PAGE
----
Dating App Bumble Sees Shares Soar On Debut

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Dating app company Bumble sees market cap rise to more than $8bn after Nasdaq listing, as investors rush to scoop initial offerings and tech shares

Shares in dating app Bumble rose more than 63 percent in their first day of trading on the Nasdaq exchange last Thursday and continued its rise on Friday, as investors continued to display a strong appetite for new share listings.

The company, which is the parent firm of the Bumble and Badoo dating apps, initially priced its shares at $43 (£31), above its target range of $37 to $39, and sold 50 million shares.

But the shares closed their first day of trading at more than $76 apiece, for a market capitalisation value of about $7.7bn, posting further gains on Friday.

Bumble is one of the rare US companies to launch an IPO while led by a female founder, Bumble chief executive Whitney Wolfe Herd.

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Wolfe Herd also co-founded dating app Tinder, but left the company alleging sexual harrassment. Tinder parent company Match Group denied the claims and eventually settled the dispute for about $1m.

Match Group, which owns Tinder, Hinge and several other dating apps, is Bumble’s main competitor and once tried unsucessfully to acquire the firm.

Wolfe Herd founded Bumble in Texas in 2014 with backing from Andreey Andreev, founder of European online dating site Badoo, with the two services also sharing their technical infrastructure.

Andreev sold his stakes in both companies in 2019, and in 2020 Bumble, led by Wolfe Herd, became the parent company of both Bumble and Badoo. The apps together have 40 million active users, 2.4 million of which are paying customers.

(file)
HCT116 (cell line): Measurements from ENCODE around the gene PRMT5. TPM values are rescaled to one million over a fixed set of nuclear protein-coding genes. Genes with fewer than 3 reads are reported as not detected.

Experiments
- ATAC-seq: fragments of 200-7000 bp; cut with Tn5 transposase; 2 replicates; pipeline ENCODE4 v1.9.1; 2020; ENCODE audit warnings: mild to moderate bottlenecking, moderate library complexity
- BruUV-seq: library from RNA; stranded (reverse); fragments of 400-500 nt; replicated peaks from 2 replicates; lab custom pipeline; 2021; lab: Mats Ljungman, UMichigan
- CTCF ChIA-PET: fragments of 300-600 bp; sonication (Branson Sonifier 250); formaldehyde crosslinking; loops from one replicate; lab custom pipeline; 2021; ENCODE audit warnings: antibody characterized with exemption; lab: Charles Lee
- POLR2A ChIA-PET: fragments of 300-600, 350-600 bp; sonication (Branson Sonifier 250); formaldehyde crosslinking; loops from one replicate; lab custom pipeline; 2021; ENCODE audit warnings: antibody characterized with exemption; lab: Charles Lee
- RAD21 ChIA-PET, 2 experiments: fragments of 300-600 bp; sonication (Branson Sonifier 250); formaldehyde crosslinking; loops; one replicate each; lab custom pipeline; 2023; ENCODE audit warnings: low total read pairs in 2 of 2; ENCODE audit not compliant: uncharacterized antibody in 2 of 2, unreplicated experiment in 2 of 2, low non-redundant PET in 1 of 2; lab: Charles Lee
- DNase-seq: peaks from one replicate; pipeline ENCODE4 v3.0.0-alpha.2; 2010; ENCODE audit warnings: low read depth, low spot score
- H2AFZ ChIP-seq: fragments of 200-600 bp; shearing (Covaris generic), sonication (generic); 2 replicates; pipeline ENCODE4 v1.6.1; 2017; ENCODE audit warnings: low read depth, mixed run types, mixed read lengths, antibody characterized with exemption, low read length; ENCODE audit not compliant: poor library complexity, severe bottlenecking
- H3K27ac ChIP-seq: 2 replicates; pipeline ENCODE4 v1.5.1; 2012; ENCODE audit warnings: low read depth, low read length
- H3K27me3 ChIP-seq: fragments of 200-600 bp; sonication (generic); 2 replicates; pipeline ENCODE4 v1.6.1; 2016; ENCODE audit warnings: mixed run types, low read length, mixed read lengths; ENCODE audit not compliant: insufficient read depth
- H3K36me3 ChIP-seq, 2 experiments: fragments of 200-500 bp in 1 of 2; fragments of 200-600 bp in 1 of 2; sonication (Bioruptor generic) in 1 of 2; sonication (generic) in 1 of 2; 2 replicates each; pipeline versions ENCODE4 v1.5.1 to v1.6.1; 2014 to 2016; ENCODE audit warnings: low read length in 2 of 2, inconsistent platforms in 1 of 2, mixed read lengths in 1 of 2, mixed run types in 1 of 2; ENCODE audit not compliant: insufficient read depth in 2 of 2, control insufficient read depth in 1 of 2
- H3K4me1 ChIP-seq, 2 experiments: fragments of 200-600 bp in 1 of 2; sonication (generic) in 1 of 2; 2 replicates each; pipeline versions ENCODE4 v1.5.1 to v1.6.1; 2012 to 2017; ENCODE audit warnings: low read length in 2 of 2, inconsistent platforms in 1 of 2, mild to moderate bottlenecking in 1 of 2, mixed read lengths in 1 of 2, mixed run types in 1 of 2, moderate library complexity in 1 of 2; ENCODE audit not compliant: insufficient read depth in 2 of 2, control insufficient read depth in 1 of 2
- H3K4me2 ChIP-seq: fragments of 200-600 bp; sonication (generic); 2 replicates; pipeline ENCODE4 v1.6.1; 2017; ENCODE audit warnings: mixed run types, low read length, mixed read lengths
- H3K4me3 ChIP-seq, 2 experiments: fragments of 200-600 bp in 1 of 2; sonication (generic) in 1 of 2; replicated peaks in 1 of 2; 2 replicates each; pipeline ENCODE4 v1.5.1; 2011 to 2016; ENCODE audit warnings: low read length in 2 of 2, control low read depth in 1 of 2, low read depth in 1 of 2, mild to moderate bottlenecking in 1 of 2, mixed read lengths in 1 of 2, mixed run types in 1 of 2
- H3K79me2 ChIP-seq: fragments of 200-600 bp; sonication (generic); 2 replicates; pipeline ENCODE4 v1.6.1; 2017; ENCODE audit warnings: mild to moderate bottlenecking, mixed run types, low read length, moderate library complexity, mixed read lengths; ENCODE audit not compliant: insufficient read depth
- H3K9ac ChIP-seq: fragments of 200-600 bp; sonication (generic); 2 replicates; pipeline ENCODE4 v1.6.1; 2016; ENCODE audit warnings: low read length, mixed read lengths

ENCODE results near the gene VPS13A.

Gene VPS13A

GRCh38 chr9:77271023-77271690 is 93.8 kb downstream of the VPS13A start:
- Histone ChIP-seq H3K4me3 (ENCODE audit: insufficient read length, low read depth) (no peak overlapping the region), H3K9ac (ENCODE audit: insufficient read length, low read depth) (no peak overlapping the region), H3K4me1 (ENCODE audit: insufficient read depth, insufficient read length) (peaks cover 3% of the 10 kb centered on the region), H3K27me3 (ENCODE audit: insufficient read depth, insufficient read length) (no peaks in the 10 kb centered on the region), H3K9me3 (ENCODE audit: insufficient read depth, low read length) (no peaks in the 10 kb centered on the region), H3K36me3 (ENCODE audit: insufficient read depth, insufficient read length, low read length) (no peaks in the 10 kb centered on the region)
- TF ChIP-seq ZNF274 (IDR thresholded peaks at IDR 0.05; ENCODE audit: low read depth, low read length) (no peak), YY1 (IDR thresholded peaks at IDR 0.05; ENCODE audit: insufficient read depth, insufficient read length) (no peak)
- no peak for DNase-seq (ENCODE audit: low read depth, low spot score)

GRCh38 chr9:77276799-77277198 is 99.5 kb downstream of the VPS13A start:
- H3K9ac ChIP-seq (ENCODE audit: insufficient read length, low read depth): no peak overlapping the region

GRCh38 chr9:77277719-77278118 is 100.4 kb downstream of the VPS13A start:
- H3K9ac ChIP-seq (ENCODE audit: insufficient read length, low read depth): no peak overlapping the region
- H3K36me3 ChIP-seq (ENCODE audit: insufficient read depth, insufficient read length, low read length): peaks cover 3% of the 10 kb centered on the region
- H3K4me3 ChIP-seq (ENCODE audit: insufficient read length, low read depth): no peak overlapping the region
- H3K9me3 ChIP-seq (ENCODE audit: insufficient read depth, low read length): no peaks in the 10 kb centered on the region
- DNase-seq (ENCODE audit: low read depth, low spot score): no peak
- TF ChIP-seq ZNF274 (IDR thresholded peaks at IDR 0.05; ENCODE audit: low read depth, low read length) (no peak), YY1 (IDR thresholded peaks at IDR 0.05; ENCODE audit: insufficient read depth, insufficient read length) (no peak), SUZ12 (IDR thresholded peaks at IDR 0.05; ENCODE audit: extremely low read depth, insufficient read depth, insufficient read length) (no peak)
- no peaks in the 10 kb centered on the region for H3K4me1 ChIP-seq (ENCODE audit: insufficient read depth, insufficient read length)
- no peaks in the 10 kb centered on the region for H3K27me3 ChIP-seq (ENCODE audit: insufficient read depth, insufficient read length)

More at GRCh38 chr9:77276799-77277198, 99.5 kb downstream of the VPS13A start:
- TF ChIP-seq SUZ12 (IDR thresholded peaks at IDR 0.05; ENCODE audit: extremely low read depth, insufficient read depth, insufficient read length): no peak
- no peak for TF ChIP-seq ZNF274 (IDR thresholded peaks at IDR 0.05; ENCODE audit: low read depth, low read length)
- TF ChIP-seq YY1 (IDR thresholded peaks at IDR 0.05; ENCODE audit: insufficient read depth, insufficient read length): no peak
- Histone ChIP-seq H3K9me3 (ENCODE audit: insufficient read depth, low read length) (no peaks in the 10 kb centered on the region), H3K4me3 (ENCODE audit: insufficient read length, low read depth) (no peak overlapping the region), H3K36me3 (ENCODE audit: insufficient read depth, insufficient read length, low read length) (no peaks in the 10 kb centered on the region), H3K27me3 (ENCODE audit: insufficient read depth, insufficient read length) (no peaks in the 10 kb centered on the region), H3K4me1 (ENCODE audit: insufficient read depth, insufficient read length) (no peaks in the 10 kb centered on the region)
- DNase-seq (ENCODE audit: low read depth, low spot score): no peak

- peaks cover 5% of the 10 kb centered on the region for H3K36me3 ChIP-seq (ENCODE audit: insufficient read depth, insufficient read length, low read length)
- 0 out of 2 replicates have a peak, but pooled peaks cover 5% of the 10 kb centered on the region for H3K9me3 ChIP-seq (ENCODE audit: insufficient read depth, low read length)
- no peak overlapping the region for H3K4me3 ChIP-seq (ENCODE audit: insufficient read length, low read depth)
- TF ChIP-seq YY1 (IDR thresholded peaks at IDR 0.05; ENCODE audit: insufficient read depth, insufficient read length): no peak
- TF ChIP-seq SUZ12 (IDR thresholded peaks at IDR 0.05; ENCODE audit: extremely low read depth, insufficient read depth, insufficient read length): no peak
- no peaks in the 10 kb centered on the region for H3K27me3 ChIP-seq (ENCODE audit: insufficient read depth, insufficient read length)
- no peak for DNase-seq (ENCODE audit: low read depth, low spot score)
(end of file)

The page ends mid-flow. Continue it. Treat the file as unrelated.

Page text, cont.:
Female leadership

Bumble is unusual in that only female users can make the initial move in heterosexual relationships.

In a letter to investors ahead of the IPO, Wolfe Herd said she wanted to change the negative impact of “unequal relationships”.

Wolfe Herd, 31, is the youngest woman to take a company public in the US.

She also joins a short list of women founders who have led IPOs, including Katrina Lake of Stitch Fix, who took the company public in 2017, and Julie Wainwright, whose The RealReal made its market debut in 2019.

Bumble offers its service for free and derives its income largely from subscriptions and in-app purchases, a model similar to that of Tinder and other dating apps.

The company said it is focusing on increasing the number of paid subscribers, but acknowledged that the Covid-19 pandemic has harmed revenues.

Tech share demand

In 2019 revenues rose 35 percent for a profit of $68.6m, but in the first nine months of 2020 growth sank to 15 percent year-on-year, and the company posted a loss of $116m.

Investors have shown strong interest in new listings such as Airbnb, Doordash and Chinese TikTok rival Kuaishou in recent months.

On its debut in Hong Kong earlier this month Kuaishou became the world’s biggest tech listing since that of Uber in May 2019, and the largest public offering worldwide since Saudi Aramco’s in December 2019.

Investors have also rushed to scoop up tech stocks in recent months, driving their share prices aggressively upward, a trend that saw Tesla chief executive Elon Musk become the world’s richest man in January.